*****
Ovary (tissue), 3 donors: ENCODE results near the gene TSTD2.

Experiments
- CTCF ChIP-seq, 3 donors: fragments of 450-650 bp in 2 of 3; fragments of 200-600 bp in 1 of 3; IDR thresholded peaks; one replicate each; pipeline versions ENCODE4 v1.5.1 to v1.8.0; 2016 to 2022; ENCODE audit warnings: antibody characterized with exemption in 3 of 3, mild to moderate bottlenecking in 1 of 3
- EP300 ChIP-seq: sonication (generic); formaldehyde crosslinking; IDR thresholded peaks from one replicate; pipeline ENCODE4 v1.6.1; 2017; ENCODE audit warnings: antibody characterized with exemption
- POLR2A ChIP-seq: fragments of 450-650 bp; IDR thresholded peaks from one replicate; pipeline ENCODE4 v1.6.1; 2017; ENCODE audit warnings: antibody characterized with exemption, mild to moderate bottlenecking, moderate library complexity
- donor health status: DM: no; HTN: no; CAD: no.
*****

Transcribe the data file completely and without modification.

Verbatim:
Ovary (tissue), 3 donors: ENCODE results near the gene TSTD2.

Experiments
- CTCF ChIP-seq, 3 donors: fragments of 450-650 bp in 2 of 3; fragments of 200-600 bp in 1 of 3; IDR thresholded peaks; one replicate each; pipeline versions ENCODE4 v1.5.1 to v1.8.0; 2016 to 2022; ENCODE audit warnings: antibody characterized with exemption in 3 of 3, mild to moderate bottlenecking in 1 of 3
- EP300 ChIP-seq: sonication (generic); formaldehyde crosslinking; IDR thresholded peaks from one replicate; pipeline ENCODE4 v1.6.1; 2017; ENCODE audit warnings: antibody characterized with exemption
- POLR2A ChIP-seq: fragments of 450-650 bp; IDR thresholded peaks from one replicate; pipeline ENCODE4 v1.6.1; 2017; ENCODE audit warnings: antibody characterized with exemption, mild to moderate bottlenecking, moderate library complexity
- donor health status: DM: no; HTN: no; CAD: no.